Financial relief for those seeking residential care

Rachel Lane

Article by 

Rachel Lane

Financial relief for those seeking residential care

There are lots of myths when it comes to aged care, one of the most common ones is “If I don’t have any money, I won’t get in”. It simply isn’t true. The Australian aged care system is designed to ensure that people with limited financial relief can access aged care.

In Australia, most aged care facilities are required to have beds for residents with lower financial means. These individuals are often referred to as “low means residents.” The government mandates that a certain percentage of residents in aged care facilities fall into this category.

Let’s start with how the cost of aged care is calculated and then look at an example of what that means for someone with low levels of assets and income.

There are five components to the cost of living in aged care. The first is the cost of accommodation, then there’s the basic daily fee which covers day to day costs such as facility management. Next up is meals and laundry, then comes the means tested care fee which is used to offset the government funding for your care. Finally, it’s  the cost of extra or additional services which cover things like entertainment or a glass of wine and your own personal expenses such as medications, birthday presents and clothing.

Regardless of means, everyone can pay the basic daily fee, which is set at 85% of the Age Pension, currently $59/day.

The amount you can pay towards your accommodation and means tested care fee are calculated based on a formula that combines an asset tested amount and an income tested amount. For a single person with assets below $57,000 and income below $31,504/year the accommodation contribution would be zero and there would be no means tested care fee.

Financial relief

The income threshold is based on the income of a full age pensioner so assuming you are a full pensioner your income tested amount would be zero. Once your income exceeds the threshold your ability to contribute is assessed at 50c per dollar.

If your assets exceed the $57,000 threshold but are not greater than $193,219 then you can still be classified as a low means resident. Your ability to contribute is based on your assets between the two thresholds calculated at 17.5%.

Determining if you qualify is based on the combined total of your asset and income tested amounts. Therefore, if it is less than $65.49 per day you are classified as a Low Means Resident.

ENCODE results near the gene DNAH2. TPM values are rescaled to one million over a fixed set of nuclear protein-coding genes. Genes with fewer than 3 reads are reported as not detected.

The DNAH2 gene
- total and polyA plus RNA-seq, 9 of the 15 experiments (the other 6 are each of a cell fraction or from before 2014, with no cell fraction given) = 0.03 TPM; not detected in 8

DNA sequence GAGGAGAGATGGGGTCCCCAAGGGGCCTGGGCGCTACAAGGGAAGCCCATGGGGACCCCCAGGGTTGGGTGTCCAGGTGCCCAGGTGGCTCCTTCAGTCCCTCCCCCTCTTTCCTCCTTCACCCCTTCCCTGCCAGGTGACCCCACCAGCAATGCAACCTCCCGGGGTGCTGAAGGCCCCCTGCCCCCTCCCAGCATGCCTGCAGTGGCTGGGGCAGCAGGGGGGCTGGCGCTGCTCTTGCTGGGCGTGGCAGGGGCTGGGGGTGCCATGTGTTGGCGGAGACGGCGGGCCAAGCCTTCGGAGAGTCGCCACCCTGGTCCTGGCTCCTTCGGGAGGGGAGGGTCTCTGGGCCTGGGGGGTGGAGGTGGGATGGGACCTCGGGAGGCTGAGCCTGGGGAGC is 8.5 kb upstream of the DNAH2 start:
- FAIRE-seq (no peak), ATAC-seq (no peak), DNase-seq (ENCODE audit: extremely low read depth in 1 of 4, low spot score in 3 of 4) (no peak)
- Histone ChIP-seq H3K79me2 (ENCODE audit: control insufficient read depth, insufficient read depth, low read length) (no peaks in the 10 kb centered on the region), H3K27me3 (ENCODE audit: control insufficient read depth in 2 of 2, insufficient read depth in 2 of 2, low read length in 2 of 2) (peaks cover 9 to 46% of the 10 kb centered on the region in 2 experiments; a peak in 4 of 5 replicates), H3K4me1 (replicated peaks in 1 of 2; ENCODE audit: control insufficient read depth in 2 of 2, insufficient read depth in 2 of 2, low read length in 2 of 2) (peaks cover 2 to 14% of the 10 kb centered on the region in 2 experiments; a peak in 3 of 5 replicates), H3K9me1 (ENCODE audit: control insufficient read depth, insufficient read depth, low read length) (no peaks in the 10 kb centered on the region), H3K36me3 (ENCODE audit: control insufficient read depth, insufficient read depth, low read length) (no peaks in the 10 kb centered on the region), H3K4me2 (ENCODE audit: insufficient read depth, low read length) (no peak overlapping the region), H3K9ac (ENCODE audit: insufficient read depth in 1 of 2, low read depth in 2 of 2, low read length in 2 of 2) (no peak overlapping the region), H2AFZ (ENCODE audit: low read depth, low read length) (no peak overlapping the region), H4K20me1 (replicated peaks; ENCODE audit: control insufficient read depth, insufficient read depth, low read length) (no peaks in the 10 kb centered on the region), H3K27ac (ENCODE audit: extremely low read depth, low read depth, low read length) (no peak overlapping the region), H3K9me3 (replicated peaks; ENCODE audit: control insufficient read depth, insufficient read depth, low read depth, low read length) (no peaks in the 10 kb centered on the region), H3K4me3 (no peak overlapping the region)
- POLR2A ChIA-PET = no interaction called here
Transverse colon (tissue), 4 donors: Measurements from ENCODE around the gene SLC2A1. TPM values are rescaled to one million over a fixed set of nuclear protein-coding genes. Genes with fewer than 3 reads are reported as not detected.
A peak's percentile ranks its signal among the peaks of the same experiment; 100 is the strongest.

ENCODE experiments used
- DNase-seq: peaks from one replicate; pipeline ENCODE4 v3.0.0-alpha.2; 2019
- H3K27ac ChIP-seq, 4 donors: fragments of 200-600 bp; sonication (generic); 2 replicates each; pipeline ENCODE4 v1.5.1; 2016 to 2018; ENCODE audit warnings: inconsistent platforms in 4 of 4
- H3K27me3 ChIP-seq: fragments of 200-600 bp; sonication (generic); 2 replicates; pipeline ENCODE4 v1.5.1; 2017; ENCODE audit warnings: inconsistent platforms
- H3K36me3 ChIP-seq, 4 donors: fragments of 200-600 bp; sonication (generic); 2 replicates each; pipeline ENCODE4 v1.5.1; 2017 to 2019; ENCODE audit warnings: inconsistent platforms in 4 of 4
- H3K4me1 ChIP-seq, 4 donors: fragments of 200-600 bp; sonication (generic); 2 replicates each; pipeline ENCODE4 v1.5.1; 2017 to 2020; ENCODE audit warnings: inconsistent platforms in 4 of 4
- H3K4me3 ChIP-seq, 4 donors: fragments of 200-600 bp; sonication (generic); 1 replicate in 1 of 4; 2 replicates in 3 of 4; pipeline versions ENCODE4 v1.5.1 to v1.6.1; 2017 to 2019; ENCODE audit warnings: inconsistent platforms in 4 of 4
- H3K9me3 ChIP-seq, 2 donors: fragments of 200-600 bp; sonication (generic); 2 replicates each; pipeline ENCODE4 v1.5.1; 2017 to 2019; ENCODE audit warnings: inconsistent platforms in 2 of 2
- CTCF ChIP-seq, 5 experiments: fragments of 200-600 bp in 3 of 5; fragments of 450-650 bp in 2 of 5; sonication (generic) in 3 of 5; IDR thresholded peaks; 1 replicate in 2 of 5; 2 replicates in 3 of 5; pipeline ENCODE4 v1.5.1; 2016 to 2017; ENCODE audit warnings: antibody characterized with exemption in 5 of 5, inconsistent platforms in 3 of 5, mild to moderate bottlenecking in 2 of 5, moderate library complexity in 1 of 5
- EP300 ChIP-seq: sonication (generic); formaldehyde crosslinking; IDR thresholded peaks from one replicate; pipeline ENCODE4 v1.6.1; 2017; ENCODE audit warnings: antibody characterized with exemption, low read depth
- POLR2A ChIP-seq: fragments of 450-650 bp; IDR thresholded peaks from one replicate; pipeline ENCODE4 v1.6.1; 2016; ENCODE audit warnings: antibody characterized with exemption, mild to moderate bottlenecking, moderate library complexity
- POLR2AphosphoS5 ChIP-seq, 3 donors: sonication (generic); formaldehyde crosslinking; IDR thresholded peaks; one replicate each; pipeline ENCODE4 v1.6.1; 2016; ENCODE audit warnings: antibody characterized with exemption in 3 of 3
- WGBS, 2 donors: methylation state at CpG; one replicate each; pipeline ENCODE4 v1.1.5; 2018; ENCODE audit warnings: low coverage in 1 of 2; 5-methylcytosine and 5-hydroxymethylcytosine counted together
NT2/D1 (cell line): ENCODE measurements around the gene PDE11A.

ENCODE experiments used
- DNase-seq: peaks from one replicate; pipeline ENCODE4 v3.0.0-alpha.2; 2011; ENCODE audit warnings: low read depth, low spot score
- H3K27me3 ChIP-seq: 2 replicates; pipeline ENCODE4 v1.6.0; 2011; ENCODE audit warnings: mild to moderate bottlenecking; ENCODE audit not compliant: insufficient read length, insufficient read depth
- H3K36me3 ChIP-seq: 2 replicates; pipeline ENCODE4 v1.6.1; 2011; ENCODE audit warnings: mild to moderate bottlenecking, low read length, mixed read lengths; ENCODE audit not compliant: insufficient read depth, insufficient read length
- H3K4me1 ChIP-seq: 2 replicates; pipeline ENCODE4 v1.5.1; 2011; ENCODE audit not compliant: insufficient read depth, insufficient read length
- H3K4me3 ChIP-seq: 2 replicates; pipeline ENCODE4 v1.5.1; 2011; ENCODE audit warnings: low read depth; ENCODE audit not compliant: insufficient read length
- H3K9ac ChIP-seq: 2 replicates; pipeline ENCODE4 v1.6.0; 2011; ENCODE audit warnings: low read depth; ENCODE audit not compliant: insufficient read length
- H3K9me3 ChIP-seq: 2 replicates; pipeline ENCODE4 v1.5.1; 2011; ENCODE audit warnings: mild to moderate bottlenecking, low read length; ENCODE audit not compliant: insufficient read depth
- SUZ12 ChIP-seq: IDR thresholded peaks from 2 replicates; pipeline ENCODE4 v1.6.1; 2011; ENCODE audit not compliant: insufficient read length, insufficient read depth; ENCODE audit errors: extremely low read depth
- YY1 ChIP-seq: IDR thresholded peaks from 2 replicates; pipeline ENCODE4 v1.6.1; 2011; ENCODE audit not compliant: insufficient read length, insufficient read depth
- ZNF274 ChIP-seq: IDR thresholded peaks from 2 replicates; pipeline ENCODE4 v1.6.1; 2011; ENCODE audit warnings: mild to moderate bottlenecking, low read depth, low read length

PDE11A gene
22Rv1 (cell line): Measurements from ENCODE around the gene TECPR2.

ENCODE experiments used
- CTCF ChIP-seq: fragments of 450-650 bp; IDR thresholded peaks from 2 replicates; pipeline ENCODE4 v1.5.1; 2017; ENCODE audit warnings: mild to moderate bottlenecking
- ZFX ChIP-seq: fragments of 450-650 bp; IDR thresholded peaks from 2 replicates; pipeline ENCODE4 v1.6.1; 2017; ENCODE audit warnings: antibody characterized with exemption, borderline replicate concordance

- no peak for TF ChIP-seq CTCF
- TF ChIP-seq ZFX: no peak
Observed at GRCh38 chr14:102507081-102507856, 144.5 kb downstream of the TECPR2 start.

The amount calculated under the means test is your Daily Accommodation Contribution (DAC). You can pay less than your calculated amount where the government funding for accommodation in the facility is less. You can also choose how you pay for your accommodation, you can choose to paythe Daily Accommodation Contribution (DAC) or pay aLump Sum, known as Refundable Accommodation Contribution (RAC) or pay a combination of the two. 

Your Daily Accommodation Contribution (DAC) is converted to a lump sum equivalent using a government set interest rate, currently 7.90%p.a. For example, if your DAC was $20 the equivalent lump sum would be $92,405.

Let’s look at an example.


Shirley is a full pensioner. She has a home worth $800,000 that her daughter Judy lives in. Judy has been Shirley’s carer for the last 8 years and qualifies as a protected person, exempting Shirley’s home from her aged care assessable assets. Outside her home Shirley has $100,000 in investments and $5,000 in personal assets. The aged care home Shirley is moving to charge $10 per day additional service fee to have a choice of meals, activities, a resident café, and daily newspapers.

Here’s how Shirley’s cost of aged care would be calculated:

Under the income test Shirley is a full age pensioner so her income tested amount is zero.

Under the assets test Shirley’s assets are $105,000 (investments + personal assets)

The assets above $57,000 are assessed at 17.5%, which is $23.08 per day.

Shirley’s Cost of Aged Care
Daily Accommodation Contribution (DAC) OR Refundable Accommodation Contribution (RAC)$23.08   $106,635
Basic Daily Fee$58.98
Means Tested Care Fee$0
Additional Service Fee$10
Personal Expenses$10